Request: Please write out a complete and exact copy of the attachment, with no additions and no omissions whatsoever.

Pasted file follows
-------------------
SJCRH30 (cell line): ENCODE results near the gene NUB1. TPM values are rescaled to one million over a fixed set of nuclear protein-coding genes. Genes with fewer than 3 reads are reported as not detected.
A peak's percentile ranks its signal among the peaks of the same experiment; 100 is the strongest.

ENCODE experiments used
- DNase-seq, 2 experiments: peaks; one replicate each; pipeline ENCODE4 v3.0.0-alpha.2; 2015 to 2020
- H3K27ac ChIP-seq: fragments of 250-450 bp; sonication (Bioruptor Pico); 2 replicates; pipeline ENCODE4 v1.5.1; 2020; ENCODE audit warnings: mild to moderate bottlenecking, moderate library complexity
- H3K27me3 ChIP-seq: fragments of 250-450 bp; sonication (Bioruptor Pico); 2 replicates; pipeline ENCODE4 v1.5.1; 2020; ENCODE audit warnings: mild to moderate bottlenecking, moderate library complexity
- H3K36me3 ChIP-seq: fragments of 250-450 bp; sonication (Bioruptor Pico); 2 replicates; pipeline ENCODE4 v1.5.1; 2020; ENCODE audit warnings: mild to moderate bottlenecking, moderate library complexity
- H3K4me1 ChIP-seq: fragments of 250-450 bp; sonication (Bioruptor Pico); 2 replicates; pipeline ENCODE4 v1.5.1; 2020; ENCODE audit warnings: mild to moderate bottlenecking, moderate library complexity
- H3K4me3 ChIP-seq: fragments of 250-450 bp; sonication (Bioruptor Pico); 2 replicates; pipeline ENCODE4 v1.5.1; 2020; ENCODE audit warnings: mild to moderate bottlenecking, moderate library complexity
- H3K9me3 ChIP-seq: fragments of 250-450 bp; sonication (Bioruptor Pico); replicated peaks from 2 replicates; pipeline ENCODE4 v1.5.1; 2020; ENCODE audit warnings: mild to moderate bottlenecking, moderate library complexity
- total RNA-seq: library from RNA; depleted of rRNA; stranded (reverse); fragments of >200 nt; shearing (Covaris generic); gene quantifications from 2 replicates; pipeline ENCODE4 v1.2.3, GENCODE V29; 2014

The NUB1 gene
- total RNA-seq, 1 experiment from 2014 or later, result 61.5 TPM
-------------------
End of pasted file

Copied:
SJCRH30 (cell line): ENCODE results near the gene NUB1. TPM values are rescaled to one million over a fixed set of nuclear protein-coding genes. Genes with fewer than 3 reads are reported as not detected.
A peak's percentile ranks its signal among the peaks of the same experiment; 100 is the strongest.

ENCODE experiments used
- DNase-seq, 2 experiments: peaks; one replicate each; pipeline ENCODE4 v3.0.0-alpha.2; 2015 to 2020
- H3K27ac ChIP-seq: fragments of 250-450 bp; sonication (Bioruptor Pico); 2 replicates; pipeline ENCODE4 v1.5.1; 2020; ENCODE audit warnings: mild to moderate bottlenecking, moderate library complexity
- H3K27me3 ChIP-seq: fragments of 250-450 bp; sonication (Bioruptor Pico); 2 replicates; pipeline ENCODE4 v1.5.1; 2020; ENCODE audit warnings: mild to moderate bottlenecking, moderate library complexity
- H3K36me3 ChIP-seq: fragments of 250-450 bp; sonication (Bioruptor Pico); 2 replicates; pipeline ENCODE4 v1.5.1; 2020; ENCODE audit warnings: mild to moderate bottlenecking, moderate library complexity
- H3K4me1 ChIP-seq: fragments of 250-450 bp; sonication (Bioruptor Pico); 2 replicates; pipeline ENCODE4 v1.5.1; 2020; ENCODE audit warnings: mild to moderate bottlenecking, moderate library complexity
- H3K4me3 ChIP-seq: fragments of 250-450 bp; sonication (Bioruptor Pico); 2 replicates; pipeline ENCODE4 v1.5.1; 2020; ENCODE audit warnings: mild to moderate bottlenecking, moderate library complexity
- H3K9me3 ChIP-seq: fragments of 250-450 bp; sonication (Bioruptor Pico); replicated peaks from 2 replicates; pipeline ENCODE4 v1.5.1; 2020; ENCODE audit warnings: mild to moderate bottlenecking, moderate library complexity
- total RNA-seq: library from RNA; depleted of rRNA; stranded (reverse); fragments of >200 nt; shearing (Covaris generic); gene quantifications from 2 replicates; pipeline ENCODE4 v1.2.3, GENCODE V29; 2014

The NUB1 gene
- total RNA-seq, 1 experiment from 2014 or later, result 61.5 TPM